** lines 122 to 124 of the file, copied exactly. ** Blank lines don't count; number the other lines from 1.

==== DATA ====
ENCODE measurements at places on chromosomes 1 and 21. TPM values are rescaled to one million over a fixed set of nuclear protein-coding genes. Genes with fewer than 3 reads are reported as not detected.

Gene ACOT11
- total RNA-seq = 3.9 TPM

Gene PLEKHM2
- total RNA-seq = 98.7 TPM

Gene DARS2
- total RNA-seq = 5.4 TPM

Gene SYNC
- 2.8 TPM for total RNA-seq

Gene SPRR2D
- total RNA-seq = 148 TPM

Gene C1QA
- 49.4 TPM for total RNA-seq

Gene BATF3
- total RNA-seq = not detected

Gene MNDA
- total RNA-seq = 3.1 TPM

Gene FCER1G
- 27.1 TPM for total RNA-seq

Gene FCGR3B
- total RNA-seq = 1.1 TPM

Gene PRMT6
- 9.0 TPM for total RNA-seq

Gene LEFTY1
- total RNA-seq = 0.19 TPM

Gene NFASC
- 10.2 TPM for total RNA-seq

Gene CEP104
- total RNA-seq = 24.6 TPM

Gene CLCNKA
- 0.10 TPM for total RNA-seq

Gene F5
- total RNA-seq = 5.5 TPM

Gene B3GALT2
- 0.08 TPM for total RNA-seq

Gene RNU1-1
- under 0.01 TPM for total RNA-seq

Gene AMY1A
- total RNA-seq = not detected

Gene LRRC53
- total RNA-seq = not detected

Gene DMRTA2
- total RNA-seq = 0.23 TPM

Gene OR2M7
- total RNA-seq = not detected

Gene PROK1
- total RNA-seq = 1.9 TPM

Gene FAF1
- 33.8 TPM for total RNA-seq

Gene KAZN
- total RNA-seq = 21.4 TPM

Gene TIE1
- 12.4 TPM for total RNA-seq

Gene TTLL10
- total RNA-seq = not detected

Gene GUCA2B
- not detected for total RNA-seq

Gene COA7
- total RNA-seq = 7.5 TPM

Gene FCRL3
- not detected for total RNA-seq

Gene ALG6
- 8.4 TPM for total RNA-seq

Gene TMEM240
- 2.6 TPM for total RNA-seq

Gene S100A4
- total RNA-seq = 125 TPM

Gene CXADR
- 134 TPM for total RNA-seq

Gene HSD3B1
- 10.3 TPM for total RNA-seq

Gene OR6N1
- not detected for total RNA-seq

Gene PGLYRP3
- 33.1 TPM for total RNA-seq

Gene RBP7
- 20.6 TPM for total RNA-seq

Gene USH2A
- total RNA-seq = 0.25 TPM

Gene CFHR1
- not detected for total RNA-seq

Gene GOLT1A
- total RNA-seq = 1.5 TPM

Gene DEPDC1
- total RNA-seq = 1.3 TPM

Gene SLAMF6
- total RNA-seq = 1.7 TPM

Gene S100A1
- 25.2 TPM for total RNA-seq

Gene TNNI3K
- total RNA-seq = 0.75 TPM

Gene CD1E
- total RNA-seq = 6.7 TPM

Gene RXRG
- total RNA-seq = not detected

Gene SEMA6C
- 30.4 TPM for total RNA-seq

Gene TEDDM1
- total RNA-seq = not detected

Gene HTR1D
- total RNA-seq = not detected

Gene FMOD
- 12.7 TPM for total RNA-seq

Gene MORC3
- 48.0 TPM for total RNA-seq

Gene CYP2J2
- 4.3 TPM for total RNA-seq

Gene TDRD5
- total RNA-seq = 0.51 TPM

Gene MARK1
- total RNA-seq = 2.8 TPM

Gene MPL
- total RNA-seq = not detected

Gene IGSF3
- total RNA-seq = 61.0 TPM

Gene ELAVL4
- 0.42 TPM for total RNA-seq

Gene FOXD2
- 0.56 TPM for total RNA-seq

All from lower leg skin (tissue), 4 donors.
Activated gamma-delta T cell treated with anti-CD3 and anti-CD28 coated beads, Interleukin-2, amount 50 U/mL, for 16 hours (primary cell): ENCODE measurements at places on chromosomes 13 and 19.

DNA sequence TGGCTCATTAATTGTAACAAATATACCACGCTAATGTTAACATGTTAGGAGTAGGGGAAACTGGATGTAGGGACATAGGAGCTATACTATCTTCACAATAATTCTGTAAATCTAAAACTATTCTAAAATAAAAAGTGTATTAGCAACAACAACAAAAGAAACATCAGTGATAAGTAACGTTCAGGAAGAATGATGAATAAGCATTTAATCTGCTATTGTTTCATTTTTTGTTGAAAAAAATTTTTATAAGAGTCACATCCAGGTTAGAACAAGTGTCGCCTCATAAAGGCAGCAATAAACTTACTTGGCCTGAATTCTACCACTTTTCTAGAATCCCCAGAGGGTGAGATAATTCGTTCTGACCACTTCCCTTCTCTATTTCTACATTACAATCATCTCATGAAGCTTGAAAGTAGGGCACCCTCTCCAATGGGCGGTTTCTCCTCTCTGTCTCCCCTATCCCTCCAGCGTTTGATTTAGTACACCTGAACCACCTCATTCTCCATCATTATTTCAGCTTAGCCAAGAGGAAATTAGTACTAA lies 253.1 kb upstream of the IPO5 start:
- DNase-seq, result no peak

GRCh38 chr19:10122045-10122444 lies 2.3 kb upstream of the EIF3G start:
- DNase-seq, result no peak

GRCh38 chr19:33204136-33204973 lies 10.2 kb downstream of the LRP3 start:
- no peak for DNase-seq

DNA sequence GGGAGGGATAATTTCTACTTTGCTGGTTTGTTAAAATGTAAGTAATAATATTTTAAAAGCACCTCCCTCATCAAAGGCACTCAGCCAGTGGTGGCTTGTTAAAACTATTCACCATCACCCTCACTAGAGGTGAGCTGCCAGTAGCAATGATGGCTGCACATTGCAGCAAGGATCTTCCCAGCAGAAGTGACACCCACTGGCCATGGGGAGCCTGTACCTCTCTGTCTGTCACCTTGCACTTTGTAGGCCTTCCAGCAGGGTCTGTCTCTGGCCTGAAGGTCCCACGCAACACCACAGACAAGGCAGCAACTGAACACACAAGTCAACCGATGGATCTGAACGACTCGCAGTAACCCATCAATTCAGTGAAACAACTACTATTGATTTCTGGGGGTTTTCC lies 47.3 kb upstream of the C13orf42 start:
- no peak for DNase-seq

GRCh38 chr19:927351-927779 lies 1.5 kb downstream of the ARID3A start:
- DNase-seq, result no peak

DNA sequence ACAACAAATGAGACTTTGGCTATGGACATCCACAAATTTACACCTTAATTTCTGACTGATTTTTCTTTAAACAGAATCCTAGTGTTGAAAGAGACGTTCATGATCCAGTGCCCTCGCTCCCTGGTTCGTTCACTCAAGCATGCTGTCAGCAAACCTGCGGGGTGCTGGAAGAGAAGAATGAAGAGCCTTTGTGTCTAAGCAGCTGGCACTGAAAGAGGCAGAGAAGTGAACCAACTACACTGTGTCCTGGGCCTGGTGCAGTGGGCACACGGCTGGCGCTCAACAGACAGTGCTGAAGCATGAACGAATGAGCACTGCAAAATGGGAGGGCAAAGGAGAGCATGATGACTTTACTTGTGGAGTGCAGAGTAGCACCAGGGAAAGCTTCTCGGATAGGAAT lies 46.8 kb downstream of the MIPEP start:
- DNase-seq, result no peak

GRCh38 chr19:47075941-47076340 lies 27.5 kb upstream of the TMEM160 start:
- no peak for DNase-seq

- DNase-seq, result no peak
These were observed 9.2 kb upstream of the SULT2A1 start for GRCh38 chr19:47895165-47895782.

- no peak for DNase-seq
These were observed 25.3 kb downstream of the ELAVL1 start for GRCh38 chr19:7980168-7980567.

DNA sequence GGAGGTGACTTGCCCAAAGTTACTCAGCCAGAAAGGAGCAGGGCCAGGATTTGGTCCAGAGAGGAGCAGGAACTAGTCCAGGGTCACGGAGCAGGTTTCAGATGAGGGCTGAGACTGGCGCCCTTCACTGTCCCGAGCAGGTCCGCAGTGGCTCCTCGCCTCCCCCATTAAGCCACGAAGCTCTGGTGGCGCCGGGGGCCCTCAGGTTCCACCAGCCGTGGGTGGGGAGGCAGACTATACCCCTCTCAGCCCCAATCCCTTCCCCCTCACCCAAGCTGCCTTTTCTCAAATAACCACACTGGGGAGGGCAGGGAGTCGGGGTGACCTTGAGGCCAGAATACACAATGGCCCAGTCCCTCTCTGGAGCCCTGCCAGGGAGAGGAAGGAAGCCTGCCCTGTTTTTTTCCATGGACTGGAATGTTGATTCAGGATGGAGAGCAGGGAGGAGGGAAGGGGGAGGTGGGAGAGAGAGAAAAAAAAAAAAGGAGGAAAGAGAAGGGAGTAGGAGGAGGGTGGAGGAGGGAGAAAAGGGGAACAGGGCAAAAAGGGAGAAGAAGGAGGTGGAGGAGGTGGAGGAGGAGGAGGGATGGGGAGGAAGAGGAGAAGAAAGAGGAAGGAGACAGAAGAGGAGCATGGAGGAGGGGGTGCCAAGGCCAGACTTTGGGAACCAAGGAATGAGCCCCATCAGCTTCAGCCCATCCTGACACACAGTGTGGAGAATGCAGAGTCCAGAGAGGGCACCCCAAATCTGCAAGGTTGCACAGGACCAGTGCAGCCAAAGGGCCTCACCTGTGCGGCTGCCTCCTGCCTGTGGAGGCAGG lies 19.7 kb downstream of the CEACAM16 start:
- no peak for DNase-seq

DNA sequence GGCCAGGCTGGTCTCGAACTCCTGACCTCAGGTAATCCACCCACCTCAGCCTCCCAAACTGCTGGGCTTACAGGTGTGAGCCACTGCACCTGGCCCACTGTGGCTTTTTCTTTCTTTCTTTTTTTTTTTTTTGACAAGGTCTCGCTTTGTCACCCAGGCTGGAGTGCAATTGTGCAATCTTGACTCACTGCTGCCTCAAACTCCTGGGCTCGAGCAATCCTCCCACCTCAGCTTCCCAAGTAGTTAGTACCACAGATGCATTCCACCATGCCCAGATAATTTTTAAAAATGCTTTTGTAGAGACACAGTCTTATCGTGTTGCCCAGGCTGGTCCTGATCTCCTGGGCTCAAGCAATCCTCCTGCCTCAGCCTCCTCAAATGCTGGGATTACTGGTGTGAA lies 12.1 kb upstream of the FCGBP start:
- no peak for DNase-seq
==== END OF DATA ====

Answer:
DNA sequence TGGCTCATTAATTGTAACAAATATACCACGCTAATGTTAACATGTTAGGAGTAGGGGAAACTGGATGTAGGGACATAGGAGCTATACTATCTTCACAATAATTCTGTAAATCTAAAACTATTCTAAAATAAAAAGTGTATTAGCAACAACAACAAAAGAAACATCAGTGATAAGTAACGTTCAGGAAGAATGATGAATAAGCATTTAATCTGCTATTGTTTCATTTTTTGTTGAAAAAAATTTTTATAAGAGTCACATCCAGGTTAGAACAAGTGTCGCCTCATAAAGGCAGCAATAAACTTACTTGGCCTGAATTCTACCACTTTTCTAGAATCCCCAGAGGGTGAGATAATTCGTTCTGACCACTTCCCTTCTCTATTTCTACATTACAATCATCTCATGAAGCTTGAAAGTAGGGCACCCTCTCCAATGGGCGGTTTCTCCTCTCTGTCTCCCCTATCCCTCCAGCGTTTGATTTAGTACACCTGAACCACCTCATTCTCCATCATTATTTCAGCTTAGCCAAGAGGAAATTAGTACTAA lies 253.1 kb upstream of the IPO5 start:
- DNase-seq, result no peak

GRCh38 chr19:10122045-10122444 lies 2.3 kb upstream of the EIF3G start: